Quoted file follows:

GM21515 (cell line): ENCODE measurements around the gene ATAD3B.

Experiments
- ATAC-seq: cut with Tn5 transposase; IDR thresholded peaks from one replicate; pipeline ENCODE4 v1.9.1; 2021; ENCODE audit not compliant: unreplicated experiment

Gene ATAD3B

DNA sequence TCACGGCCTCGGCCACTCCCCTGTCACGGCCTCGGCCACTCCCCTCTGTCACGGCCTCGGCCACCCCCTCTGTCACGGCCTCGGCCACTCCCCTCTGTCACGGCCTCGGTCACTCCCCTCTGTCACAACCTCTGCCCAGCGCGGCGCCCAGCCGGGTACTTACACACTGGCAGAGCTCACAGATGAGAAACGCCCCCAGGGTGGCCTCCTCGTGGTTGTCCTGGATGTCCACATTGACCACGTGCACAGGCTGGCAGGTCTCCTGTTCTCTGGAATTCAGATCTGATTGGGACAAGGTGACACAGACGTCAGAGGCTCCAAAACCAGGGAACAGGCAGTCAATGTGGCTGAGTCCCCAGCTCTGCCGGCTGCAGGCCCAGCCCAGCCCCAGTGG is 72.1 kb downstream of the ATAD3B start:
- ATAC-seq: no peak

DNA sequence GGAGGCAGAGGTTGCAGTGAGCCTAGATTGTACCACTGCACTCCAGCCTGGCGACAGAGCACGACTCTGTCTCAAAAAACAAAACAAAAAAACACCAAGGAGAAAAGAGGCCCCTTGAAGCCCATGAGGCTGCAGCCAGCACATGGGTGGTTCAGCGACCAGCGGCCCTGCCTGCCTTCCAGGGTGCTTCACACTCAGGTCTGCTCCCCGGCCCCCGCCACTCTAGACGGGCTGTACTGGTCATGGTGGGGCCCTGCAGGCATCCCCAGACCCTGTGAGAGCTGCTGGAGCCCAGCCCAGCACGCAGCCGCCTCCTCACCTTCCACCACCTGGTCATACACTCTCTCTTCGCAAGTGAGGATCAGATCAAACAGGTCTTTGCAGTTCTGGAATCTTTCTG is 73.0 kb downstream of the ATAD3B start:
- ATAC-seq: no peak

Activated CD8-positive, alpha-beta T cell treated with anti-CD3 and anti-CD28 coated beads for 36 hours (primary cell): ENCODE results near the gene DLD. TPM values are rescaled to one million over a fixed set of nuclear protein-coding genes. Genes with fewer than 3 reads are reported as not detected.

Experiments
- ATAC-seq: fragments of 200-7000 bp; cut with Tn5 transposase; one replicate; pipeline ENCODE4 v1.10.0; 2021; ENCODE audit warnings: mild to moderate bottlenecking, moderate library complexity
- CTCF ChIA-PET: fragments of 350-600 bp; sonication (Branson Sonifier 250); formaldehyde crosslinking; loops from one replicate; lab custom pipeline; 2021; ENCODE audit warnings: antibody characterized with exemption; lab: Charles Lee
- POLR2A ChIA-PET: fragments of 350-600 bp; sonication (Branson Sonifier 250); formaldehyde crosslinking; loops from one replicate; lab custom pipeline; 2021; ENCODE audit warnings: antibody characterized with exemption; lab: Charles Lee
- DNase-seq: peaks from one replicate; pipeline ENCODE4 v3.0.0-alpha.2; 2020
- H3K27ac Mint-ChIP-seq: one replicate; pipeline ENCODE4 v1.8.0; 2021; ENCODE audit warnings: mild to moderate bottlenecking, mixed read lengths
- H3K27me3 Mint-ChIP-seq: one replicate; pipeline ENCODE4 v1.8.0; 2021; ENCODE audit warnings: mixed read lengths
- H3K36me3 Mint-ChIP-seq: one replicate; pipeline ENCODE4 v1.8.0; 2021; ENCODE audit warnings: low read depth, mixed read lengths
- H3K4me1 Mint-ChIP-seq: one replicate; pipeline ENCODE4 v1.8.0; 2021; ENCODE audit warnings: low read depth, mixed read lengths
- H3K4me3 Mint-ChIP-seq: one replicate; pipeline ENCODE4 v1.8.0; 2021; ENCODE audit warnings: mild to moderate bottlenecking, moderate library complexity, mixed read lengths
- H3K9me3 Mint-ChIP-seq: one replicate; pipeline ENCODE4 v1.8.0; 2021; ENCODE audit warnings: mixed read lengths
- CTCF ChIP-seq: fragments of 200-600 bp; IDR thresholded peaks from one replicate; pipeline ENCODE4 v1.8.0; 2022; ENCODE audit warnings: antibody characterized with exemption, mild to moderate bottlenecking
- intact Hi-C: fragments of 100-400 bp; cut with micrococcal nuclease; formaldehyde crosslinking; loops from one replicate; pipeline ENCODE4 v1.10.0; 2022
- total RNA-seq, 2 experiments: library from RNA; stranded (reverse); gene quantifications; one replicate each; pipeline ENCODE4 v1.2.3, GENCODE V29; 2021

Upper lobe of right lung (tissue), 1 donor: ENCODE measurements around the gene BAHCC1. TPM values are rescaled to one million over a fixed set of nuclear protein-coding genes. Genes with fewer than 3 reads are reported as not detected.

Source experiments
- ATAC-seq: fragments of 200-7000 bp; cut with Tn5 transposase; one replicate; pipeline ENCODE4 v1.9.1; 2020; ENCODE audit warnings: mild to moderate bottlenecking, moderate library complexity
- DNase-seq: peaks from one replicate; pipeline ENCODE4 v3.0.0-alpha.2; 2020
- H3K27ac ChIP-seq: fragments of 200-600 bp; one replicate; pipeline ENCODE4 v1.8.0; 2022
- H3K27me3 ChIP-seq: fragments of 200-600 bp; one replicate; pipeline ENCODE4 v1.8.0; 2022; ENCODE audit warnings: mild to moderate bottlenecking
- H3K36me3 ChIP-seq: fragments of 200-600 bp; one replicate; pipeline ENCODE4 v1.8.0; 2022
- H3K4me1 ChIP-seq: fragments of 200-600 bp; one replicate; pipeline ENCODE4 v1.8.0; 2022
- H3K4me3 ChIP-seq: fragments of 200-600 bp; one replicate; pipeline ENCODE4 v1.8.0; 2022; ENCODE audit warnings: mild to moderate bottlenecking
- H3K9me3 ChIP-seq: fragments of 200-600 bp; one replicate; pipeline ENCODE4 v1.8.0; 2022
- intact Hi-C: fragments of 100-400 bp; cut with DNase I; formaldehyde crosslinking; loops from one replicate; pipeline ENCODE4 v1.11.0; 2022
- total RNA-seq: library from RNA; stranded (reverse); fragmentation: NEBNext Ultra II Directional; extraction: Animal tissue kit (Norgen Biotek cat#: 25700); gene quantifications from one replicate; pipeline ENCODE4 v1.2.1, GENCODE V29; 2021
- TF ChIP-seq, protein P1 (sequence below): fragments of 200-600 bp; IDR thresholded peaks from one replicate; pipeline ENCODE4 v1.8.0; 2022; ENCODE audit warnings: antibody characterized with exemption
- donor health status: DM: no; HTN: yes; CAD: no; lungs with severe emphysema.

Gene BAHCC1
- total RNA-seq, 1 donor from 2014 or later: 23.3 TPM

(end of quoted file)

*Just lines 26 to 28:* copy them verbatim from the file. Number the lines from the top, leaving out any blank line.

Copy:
- ATAC-seq: fragments of 200-7000 bp; cut with Tn5 transposase; one replicate; pipeline ENCODE4 v1.9.1; 2020; ENCODE audit warnings: mild to moderate bottlenecking, moderate library complexity
- DNase-seq: peaks from one replicate; pipeline ENCODE4 v3.0.0-alpha.2; 2020
- H3K27ac ChIP-seq: fragments of 200-600 bp; one replicate; pipeline ENCODE4 v1.8.0; 2022